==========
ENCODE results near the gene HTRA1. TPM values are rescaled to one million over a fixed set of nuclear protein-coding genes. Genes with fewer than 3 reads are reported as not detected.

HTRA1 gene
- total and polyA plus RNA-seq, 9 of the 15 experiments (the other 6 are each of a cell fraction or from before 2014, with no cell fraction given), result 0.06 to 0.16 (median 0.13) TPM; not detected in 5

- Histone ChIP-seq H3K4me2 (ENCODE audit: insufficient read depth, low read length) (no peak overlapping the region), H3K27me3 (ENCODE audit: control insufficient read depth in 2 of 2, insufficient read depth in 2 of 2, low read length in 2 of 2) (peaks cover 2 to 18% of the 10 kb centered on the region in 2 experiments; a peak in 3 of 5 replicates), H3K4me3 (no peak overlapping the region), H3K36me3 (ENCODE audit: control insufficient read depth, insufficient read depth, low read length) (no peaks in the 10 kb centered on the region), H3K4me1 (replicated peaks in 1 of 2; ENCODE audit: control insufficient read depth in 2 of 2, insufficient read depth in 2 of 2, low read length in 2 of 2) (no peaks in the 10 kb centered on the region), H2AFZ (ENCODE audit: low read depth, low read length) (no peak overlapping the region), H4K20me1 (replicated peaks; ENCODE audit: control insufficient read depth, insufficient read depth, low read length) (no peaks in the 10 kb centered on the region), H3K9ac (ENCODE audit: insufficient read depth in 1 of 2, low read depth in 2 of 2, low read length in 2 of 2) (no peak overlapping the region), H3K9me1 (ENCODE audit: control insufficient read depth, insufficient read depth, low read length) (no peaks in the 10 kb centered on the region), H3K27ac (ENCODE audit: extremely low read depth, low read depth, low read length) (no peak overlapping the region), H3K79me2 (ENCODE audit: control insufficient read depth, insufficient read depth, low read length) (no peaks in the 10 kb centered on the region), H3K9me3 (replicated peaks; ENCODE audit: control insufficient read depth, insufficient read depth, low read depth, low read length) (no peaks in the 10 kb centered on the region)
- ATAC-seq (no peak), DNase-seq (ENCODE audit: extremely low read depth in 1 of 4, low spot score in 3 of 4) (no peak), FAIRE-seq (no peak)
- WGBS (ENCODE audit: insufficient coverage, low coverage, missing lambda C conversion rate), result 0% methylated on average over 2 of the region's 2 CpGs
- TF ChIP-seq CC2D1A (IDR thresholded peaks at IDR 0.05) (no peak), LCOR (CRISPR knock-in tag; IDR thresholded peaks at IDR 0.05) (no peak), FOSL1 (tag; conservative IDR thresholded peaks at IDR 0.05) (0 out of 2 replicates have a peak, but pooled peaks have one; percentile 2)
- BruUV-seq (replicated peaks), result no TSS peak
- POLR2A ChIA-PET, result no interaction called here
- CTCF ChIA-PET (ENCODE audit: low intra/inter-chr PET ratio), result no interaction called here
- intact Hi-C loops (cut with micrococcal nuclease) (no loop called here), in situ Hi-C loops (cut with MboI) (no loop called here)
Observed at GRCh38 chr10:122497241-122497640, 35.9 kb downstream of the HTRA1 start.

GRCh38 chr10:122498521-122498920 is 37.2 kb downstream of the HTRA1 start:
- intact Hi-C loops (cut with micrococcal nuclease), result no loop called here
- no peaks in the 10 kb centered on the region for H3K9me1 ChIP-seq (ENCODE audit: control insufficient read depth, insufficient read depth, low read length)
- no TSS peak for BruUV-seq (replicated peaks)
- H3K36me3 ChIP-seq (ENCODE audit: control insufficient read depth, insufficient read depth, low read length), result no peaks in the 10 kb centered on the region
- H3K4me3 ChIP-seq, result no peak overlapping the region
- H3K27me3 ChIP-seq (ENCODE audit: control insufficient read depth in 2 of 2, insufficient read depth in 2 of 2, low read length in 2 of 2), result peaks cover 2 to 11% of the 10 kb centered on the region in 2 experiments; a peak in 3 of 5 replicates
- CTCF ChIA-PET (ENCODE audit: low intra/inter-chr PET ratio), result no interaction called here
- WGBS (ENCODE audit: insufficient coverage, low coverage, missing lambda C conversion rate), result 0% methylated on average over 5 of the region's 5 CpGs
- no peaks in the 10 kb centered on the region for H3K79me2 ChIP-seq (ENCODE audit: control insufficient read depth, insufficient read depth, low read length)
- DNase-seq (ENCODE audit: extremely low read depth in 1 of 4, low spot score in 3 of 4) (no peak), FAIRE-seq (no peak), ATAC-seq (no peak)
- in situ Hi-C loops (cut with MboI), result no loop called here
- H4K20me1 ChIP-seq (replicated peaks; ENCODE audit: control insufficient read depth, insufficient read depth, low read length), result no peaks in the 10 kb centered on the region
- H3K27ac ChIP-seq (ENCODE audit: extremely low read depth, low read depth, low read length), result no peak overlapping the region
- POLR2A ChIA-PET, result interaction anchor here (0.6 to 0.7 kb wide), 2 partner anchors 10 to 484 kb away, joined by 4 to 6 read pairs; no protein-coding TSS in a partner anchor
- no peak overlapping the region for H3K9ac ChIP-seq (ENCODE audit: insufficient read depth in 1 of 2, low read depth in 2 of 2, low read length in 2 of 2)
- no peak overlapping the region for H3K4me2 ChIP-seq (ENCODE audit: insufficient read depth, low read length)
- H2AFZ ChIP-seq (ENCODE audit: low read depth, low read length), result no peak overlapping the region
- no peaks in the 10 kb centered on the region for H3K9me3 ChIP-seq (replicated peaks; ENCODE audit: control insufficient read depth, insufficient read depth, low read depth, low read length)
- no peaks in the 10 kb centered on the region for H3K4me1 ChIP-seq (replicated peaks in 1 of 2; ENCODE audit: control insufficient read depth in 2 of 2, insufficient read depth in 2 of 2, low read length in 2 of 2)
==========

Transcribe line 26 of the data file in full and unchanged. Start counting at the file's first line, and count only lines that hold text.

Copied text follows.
- H3K27ac ChIP-seq (ENCODE audit: extremely low read depth, low read depth, low read length), result no peak overlapping the region